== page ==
Larger agencies might be able to afford some great in-house facilities such as a gym, subsidised lunches, childcare, etc, and while smaller agencies may not be able to compete with that, there are still perks you can offer.
Do you allow for flexible working hours and work-from-home options? More importantly, do you allow for incremental wage increases? Bonuses for achievement?
Is there a social benefit to working with your agency? Even a monthly night out with ‘drinks on the boss’ can lead to a better work environment, and shows that it’s not all work and no play, which of course makes Jack (or Jill) a dull boy (or girl).
4 – Outline how new team members will be brought into the fold
You shouldn’t just throw new hires in at the deep end and let them at it. This can lead to their feeling overwhelmed or even isolated.
Instead, outline how they will fit into your agency and provide a plan for regular one-to-ones with management, up-skilling events and courses, and perhaps a mentor to ease them into the role.
And stick to it!
You want to promote a culture of learning and team building, but also one of trust, and not adhering to your plans and promises can only lead to employee dissatisfaction.
You should also be able to outline how your various departments work together. We spoke recently about the chicken and egg scenario in digital marketing, whereby sales need marketing to provide them with the leads to close, but marketing needs sales to close those deals in order to be able to invest in marketing resources that help get those leads in the first place.
Do you have an integrated digital ‘smarketing’ strategy that solves this conundrum? If not, you should establish one that sees both departments working together in collaboration to achieve results for the agency as a whole, and you should be able to outline how this works to each team member, to underline how your agency operates as a unified entity.
5 – Evaluate career prospects
Having a job is one thing, but having a career is something far better, and your employees will want to know that there is a chance for them to climb the ladder if they have the ambition and talent to do so.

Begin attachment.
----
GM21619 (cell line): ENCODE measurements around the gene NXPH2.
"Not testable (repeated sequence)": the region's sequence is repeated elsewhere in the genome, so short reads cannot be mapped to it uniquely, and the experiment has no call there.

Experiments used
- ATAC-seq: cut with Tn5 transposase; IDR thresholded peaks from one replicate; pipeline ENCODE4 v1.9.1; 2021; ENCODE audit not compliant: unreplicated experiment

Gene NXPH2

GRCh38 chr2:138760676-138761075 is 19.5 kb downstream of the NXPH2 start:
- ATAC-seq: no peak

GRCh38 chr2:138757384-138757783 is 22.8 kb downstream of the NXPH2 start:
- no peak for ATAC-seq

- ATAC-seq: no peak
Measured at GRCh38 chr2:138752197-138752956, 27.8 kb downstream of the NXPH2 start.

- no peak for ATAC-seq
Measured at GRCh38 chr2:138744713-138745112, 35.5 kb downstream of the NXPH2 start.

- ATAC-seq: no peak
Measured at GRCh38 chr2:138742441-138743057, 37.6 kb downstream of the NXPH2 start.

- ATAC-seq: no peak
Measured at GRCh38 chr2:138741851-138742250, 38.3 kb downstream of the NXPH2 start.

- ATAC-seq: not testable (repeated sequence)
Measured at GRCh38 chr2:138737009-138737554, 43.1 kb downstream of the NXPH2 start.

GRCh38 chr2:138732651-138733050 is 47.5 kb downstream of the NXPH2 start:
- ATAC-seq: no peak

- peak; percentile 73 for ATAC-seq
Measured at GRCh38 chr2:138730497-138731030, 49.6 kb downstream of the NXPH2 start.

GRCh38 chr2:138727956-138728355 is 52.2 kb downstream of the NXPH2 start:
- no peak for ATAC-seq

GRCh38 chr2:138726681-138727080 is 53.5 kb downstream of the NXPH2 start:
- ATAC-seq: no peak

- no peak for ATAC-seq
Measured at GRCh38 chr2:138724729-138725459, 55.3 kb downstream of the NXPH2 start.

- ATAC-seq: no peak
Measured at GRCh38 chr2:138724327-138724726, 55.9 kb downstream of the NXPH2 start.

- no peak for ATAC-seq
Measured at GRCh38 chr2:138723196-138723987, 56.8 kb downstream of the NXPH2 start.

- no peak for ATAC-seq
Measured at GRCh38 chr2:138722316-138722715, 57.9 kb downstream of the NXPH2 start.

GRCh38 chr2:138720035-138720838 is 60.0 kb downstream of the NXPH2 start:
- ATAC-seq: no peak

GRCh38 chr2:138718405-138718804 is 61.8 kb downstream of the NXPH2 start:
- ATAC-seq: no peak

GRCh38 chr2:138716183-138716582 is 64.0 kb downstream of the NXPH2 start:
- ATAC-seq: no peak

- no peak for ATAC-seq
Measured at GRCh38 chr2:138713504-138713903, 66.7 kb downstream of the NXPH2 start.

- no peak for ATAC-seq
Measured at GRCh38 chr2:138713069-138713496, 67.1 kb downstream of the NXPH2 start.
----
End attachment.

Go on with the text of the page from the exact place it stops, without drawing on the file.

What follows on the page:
Set out scalable prospects for employees that give them the drive to prove themselves and help bring success to your agency. If diving into your business means they will be treading water in a stagnant pool for years, they won’t be pushed to better themselves and chances are they won’t even dip their toe in.
Even if there is no room for promotion within a small agency set-up, you can at least provide your employees with the knowledge, experience and skillsets that will make the position more enticing, because providing knowledge enables staff to become better at their jobs.
Do you encourage hands-on upskilling and industry-led learning about issues such as big data or AI and automation, and actively encourage your team to become familiar with and utilise these new trends?
While you won’t want star employees to leave you for a competitor, enabling their improvement is likely to bring more success to you, which in turn will enable you to provide that promotion or rise in status to them, so they won’t feel the need to go elsewhere.
Remember, cultures – good or bad – grow, so make sure your agency establishes and promotes one that is conducive not only to getting results, but to a satisfying work environment. If you do, you will see that finding and retaining a happy workforce who can upskill, develop and improve leads to increased productivity and happier clients, and when your clients are happy, that means you will be too.
Learn more about how Get Focused, the agency for agencies, can help you convert potential customers into clients by booking time with me.
Clodagh is currently based in Dublin and is the a co-Director of Get Focused Ltd, the first Irish Platinum HubSpot Partner Agency. She's an accomplished inbound agency sales and marketing coach who has helped hundreds of agencies in the HubSpot Agency Partner Program since 2013, both in APAC and EMEA.